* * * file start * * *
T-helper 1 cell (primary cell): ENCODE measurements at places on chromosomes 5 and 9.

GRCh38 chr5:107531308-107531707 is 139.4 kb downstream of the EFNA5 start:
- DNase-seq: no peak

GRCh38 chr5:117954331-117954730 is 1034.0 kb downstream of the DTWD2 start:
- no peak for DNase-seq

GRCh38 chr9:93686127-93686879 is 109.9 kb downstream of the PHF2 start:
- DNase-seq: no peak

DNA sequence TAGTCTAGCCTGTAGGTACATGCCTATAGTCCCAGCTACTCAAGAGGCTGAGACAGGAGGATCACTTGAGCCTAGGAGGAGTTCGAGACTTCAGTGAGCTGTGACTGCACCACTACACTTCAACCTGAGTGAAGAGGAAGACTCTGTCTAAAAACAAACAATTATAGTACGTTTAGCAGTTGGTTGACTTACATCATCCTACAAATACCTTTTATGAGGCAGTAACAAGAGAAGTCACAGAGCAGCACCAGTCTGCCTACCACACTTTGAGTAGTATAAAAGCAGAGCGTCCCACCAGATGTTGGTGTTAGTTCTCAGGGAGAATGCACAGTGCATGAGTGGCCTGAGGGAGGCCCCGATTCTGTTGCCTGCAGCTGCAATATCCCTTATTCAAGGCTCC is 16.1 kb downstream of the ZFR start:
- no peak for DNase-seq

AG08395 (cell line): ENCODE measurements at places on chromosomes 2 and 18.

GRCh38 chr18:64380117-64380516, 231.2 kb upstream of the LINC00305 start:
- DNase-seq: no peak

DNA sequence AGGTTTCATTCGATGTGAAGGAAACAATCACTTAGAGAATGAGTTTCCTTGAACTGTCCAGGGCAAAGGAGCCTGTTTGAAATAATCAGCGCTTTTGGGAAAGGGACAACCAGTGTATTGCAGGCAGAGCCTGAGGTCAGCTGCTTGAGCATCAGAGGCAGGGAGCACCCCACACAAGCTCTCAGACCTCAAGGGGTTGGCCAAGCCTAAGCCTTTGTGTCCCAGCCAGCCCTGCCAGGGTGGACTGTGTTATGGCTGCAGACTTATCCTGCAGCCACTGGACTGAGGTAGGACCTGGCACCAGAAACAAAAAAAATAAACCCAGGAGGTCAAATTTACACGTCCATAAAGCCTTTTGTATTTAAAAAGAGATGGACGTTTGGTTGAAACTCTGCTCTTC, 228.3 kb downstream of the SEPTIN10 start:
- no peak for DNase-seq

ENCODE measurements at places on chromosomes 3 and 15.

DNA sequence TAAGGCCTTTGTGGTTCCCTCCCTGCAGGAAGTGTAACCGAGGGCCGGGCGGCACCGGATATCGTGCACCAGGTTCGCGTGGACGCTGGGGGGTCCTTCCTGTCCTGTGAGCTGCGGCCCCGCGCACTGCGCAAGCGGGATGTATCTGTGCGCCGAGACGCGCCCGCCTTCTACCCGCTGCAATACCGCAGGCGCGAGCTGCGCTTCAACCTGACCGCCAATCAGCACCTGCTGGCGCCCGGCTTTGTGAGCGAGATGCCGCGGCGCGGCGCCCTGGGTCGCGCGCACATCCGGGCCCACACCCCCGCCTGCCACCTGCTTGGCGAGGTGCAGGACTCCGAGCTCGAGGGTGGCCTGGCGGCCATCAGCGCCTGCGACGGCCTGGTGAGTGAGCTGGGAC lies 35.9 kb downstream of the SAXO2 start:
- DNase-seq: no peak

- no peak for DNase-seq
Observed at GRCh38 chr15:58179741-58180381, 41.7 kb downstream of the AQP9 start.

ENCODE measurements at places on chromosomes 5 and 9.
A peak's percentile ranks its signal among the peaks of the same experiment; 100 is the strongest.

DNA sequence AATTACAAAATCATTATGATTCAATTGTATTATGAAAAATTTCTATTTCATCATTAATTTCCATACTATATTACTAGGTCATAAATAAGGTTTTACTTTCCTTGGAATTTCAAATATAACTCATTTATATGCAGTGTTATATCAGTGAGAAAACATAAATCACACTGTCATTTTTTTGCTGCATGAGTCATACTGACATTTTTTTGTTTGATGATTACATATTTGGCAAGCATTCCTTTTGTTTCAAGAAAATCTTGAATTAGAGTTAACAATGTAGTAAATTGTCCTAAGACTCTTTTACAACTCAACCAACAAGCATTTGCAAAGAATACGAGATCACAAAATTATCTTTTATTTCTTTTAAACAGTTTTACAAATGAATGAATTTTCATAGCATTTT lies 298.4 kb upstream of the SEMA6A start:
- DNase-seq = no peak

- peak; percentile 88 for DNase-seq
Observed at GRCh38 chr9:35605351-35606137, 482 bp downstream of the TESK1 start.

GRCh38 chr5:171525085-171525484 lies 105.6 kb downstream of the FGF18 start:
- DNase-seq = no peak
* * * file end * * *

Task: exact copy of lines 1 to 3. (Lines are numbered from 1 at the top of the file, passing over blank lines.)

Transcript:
T-helper 1 cell (primary cell): ENCODE measurements at places on chromosomes 5 and 9.

GRCh38 chr5:107531308-107531707 is 139.4 kb downstream of the EFNA5 start:
- DNase-seq: no peak